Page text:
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Israel's ongoing military operation in Gaza -- Protective Edge -- has animated the Shia Islamist leadership in Tehran.
The bloody conflict, and the global Muslim outrage it has provoked, is held by the Iranian regime as a chance to redeem itself in the eyes of the Sunni Muslim majority in the world.
When Iran's Supreme Leader Ayatollah Ali Khamenei this week called on the "Muslim Nation" to set aside differences and unite against Israel, he was in fact pitching Iranian leadership. Other Muslim leaders speak in such terms. The difference is Iran has the capacity to militarily make a difference by resuming arms supplies to Hamas.
As Khamenei and other Iranian leaders intensify the call to arm Hamas, the political reward they seek is hard to miss.
On the geopolitical map of the Middle East, the Gaza conflict offers an opportunity for Tehran to perhaps start reversing a trend for Iran to be seen as a Shia power -- thanks to its support for the Assad regime in the Syrian civil war -- and go back to what it prefers most: to carry the pan-Islamist banner and offer itself as the principal guardian of Muslim causes.
The beleaguered Hamas -- Iran's one-time favorite Sunni surrogate -- might not have an alternative but to return to Tehran's orbit after a four-year freeze in relations.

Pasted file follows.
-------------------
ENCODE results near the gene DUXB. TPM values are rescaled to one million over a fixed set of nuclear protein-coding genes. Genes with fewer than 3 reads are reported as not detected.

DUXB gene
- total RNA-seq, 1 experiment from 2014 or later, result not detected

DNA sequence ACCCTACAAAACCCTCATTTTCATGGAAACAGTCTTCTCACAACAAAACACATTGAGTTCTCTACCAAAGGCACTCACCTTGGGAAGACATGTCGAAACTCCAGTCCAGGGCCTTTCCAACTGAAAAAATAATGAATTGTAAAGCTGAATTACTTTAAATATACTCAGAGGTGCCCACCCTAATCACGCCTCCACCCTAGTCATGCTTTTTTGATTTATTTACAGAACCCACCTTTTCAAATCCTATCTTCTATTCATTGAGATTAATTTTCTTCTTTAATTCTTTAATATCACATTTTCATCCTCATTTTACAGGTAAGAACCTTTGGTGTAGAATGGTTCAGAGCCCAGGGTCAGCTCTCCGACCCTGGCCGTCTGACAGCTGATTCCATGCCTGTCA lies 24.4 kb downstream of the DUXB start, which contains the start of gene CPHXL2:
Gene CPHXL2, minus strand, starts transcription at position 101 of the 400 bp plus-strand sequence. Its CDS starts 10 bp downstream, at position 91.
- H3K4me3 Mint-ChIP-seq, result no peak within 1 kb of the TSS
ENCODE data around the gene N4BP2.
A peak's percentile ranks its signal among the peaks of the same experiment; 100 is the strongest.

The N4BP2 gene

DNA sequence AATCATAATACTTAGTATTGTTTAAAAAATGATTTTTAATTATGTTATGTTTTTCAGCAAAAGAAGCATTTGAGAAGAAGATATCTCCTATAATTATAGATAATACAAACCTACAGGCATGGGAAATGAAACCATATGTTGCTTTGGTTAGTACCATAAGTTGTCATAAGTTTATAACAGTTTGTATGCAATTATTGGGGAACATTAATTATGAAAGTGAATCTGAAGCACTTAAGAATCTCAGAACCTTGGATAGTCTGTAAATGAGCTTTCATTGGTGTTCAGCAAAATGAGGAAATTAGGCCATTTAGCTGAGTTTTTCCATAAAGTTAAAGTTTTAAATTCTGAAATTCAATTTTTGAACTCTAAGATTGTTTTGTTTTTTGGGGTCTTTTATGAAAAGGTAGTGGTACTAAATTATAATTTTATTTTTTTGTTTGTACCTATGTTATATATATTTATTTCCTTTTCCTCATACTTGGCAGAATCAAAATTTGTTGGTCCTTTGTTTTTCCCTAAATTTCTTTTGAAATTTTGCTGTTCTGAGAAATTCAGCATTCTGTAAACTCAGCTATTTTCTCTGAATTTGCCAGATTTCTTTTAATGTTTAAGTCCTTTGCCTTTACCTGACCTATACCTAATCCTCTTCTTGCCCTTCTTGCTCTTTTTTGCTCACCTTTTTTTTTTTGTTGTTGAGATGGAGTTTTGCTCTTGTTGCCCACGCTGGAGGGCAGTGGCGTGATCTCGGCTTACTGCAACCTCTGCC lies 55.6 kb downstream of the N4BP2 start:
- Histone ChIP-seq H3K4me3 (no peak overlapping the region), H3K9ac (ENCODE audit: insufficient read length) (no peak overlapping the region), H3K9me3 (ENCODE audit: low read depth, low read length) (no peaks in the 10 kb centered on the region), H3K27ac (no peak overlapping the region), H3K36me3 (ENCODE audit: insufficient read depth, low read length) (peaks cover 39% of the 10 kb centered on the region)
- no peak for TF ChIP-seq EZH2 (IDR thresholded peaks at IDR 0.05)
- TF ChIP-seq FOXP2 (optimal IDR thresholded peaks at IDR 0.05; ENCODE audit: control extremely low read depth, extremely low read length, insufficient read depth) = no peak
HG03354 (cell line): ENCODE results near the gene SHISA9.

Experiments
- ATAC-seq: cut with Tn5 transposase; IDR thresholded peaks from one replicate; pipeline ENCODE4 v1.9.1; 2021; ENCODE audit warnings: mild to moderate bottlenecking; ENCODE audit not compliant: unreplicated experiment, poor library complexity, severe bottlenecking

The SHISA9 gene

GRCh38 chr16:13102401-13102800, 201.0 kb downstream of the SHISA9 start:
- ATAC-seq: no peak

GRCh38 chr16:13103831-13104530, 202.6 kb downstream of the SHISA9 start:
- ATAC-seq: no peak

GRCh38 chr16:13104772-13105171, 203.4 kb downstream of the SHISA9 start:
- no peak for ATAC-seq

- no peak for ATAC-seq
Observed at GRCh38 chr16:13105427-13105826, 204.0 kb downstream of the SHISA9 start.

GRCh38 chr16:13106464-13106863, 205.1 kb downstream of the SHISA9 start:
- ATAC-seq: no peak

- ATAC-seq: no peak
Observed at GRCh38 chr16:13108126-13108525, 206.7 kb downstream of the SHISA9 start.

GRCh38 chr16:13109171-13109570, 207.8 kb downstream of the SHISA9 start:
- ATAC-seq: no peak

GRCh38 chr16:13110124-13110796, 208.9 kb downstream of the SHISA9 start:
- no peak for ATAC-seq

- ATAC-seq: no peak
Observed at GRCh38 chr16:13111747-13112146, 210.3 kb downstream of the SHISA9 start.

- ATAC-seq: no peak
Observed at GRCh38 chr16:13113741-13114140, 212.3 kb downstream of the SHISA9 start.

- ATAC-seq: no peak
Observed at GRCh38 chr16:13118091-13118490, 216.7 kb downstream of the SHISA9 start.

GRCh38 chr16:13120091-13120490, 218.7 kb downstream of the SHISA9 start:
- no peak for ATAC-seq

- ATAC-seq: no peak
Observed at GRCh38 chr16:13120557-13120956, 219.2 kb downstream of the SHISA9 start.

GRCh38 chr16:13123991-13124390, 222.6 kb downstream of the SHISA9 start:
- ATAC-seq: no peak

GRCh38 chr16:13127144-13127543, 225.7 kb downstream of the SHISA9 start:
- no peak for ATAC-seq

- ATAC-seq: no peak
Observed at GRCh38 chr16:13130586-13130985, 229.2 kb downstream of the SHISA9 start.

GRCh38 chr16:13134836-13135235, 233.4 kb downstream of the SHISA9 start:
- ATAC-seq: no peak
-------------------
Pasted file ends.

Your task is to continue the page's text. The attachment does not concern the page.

Senior security officers from the Palestinian Authority (PA) in Ramallah in the West Bank are keeping a very close eye on the Iran-Hamas dynamics. Officials in the PA, dominated by Hamas' secular rivals from the Fatah movement, fear that Iran extending its hand to Hamas will only embolden it and prolong this latest military round with Israel.
At the same time, officials from the PA detect a strong tendency among Hamas leaders to be open to Tehran's conditions for a resumption of Iranian assistance should Tehran decide to forgive Hamas for its 2011 betrayal. That is when Hamas chose to back the Syrian opposition against the Tehran-backed regime of Bashar al-Assad and thus left Iran's orbit after nearly two-decades of Iranian patronage.
According to one PA official, "Hamas has no other option except to return to its Iranian sponsor." As he put it, "Iran's relations with Hamas were from the outset tactical" and the present circumstances make reconciliation beneficial to both.
Hamas can look forward to the resumption of Iranian arms. Tehran can hope to turn the global Muslim attention to its role as a protector of Palestinians, a development that serves its regional agenda given the unpopularity of Iranian support for Assad in Syria among Muslim public opinion.
In reality, Tehran never entirely cut Hamas loose after the debacle over Syria.
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